A total of 489 patients completed 240 weeks of therapy (304 from GS-US-174-0102 and 185 from GS-US-174-0103) (Table 2 and Supporting Table 1). On-treatment VR was high for both HVL and non-HVL patients, with 98.3% of HVL and 99.2% of non-HVL patients achieving HBV DNA <400 copies/mL by week 240 (Fig. 1). Also, by week 240, HBV DNA levels were <169 copies/mL for 96.6% of HVL patients and for 99.0% of non-HVL patients on treatment. The time course for achieving HBV DNA <400 copies/mL was longer among HVL patients versus non-HVL patients (Fig. 2), but by week 96, the percentage of patients with HBV DNA <400 copies/mL was similar between the two groups. At week 48, the percentage of HVL patients achieving HBV DNA <400 copies/mL was higher among patients initially randomized to TDF, compared to ADV (Fig. 3); however, after the switch to TDF, the rate of virologic suppression rapidly increased, and by week 96, the proportion of patients with HBV DNA <400 copies/mL was similar in both groups.

Figure 1.

Time to viral negativity on the basis of baseline viral load. The proportion of patients with HBV high baseline viral load (≥9 log10 copies/mL) and non-high baseline viral load (<9 log10 copies/mL) who achieved HBV DNA <400 copies/mL during TDF long-term treatment. (A) Excludes patients who received FTC. (B) Includes patients who received FTC. Vertical bars represent 95% confidence intervals.

Figure 2.

Viral load over time. Mean HBV DNA for patients with high baseline viral load (≥9 log10 copies/mL) and non-high baseline viral load (<9 log10 copies/mL) during TDF long-term treatment. (A) Excludes patients who received FTC. (B) Includes patients who received FTC. Vertical bars represent 95% confidence intervals.

Figure 3.

Time to viral negativity on the basis of initial therapy. The proportion of patients with HBV high baseline viral load who reached HBV DNA <400 copies/mL after initial treatment with either TDF or ADV. (A) Excludes patients who received FTC. (B) Includes patients who received FTC. Vertical bars represent 95% confidence intervals.

Table 2. Disposition of Patients at Week 240
 HVLa (n = 129)Non-HVLb (n = 512)Total (n = 641)
  1. aHVL, pretreatment HBV DNA ≥9 log10 copies/mL.
  2. bNon-HVL, pretreatment HBV DNA <9 log10 copies/mL.
Completed 240 weeks, n (%)83 (64.3)406 (79.3)489 (76.3)
Discontinued before week 240, n (%)46 (35.7)106 (20.7)152 (23.7)
Declined extension04 (0.8)4 (0.6)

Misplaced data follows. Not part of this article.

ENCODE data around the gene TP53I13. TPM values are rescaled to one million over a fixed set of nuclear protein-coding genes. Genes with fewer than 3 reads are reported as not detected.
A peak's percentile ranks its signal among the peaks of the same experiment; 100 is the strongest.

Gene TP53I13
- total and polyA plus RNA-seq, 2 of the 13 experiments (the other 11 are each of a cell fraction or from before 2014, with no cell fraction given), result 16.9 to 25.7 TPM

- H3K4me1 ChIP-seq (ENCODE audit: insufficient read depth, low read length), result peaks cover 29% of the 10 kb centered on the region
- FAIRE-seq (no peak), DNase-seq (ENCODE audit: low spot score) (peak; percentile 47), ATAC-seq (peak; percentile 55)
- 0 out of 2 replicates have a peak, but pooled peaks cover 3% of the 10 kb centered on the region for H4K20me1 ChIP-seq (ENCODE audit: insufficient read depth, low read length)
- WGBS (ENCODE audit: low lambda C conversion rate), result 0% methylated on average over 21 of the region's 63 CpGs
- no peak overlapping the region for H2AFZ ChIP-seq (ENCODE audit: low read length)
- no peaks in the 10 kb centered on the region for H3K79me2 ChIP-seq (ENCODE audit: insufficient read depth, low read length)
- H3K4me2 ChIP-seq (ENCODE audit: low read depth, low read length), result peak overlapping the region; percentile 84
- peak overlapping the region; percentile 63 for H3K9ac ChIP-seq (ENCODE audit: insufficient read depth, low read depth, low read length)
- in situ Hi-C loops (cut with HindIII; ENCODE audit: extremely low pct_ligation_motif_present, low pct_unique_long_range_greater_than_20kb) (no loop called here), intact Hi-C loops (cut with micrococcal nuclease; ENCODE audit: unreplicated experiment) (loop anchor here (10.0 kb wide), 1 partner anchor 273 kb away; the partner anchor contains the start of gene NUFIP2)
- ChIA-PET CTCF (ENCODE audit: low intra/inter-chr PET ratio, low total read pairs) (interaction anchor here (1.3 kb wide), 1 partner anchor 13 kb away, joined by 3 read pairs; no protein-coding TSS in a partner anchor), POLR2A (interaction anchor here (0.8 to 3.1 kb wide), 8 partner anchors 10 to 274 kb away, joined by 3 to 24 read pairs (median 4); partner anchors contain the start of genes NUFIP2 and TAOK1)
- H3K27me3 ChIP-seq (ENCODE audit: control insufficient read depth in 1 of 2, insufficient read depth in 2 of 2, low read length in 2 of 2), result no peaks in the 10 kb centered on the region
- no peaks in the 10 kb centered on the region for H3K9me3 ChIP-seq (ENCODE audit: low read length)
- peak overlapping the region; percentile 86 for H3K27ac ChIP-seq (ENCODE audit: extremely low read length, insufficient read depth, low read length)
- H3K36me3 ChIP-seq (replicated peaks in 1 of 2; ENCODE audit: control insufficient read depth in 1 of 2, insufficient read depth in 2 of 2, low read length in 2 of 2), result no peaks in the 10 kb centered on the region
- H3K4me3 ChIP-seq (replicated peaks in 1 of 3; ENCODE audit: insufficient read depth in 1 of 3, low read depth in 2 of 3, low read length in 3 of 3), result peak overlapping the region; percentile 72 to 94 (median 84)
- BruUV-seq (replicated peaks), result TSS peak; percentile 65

Investigator discretion3 (2.3)7 (1.4)10 (1.6)
Lost to follow-up13 (10.1)24 (4.7)37 (5.8)
Protocol violation2 (1.6)5 (1.0)7 (1.1)
Safety, tolerability, or efficacy5 (3.9)17 (3.3)22 (3.4)
Seroconversion6 (4.7)4 (0.8)10 (1.6)
Study discontinued by sponsor1 (0.8)01 (0.2)
Withdrew consent16 (12.4)45 (8.8)61 (9.5)
HBV DNA <400 copies/mL at the last visit before discontinuation, n (%)28/46 (60.9)77/106 (72.6)105/152 (69.1)

Among patients HBeAg+ at baseline, HBsAg loss was higher among those with HVL, compared with non-HVL patients (Table 3), with 19.3% among those with HVL and 4.3% in the non-HVL group (P < 0.001). A similar pattern was observed for anti-HBsAg seroconversion, with 13.6% among HVL and 4.3% among non-HVL patients (P = 0.011).

Table 3. Week 240 On-Treatment Clinical Characteristics*
CharacteristicHVLa (%)Non-HVLa (%)P Valueb
  1. Excludes patients who added emtricitabine.
  2. aHVL, pretreatment HBV DNA ≥9 log10 copies/mL. Non-HVL, pretreatment HBV DNA <9 log10 copies/mL.
  3. bFor categorical data, two-sided Cochran-Mantel-Haenszel tests were used. For continuous data, two-sided Wilcoxon rank-sum tests were used.
  4. cFor patients HBeAg positive at baseline.
  5. dPersistent viremia defined as never having HBV DNA <400 copies/mL.
ALT normalization41/59 (69.5)303/363 (83.5)0.010
HBsAg lossc17/88 (19.3)6/141 (4.3)<0.001
HBsAg seroconversionc12/88 (13.6)6/141 (4.3)0.011
HBeAg lossc23/47 (48.9)56/97 (57.7)0.322
HBeAg seroconversionc18/47 (38.3)46/96 (47.9)0.279
Cirrhosis (Ishak 5/6)1/47 (2.1)27/285 (9.5)0.093
Persistent viremiad00

Thirty-five HVL patients were eligible to add FTC between weeks 72 and 240. One patient, who was not eligible to add FTC per study criteria, added FTC at the discretion of the investigator. Of the 35 eligible patients, 28 switched to FTC/TDF and 7 remained on TDF monotherapy. Adding FTC did not appear to affect HBV DNA outcomes in HVL patients, because 66% (19 of 29) on FTC/TDF and 86% (6 of 7) on TDF had HBV DNA <400 copies/mL at week 240 or last visit.

Virologic Breakthrough

No patient remaining in the study at week 240 had persistent viremia. Among HVL patients, 12 experienced a total of 13 episodes of viral breakthrough (patient 9 had two independent episodes); all patients with viral breakthrough were HBeAg+ at baseline. Eight episodes of breakthrough occurred during TDF monotherapy and five occurred during FTC/TDF combination therapy. Genotypic analyses of the HBV pol/RT revealed that 7 patients had no change from baseline (observed for both episodes of virologic breakthrough in patient 9), 3 had unique polymorphic changes, and 2 had conserved site changes (Table 4). Analysis of TDF plasma levels and pill counts suggested that 8 of 13 (62%) episodes of virologic breakthrough occurred when patients were nonadherent to study medication. In vitro phenotypic analyses of the 2 patients with conserved site changes (1 and 11; rtG152E and rtK168N, respectively) revealed no evidence of reduced susceptibility to TDF.

Table 4. Summary of Genotypic and Phenotypic Results for HVL Patients Who Experienced Virologic Breakthrough
PatientTreatmentBreakthrough WeekHBV pol/RT Sequence ChangesaPhenotyping ResultbTreatment Adherent?c
  1. Patient 9 had two independent episodes of virologic breakthrough.